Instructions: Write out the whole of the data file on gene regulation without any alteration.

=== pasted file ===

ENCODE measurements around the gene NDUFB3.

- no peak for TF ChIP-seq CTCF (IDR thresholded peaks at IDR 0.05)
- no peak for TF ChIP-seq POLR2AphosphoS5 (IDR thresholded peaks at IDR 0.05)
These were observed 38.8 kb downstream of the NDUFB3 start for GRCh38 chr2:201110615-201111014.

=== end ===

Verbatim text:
ENCODE measurements around the gene NDUFB3.

- no peak for TF ChIP-seq CTCF (IDR thresholded peaks at IDR 0.05)
- no peak for TF ChIP-seq POLR2AphosphoS5 (IDR thresholded peaks at IDR 0.05)
These were observed 38.8 kb downstream of the NDUFB3 start for GRCh38 chr2:201110615-201111014.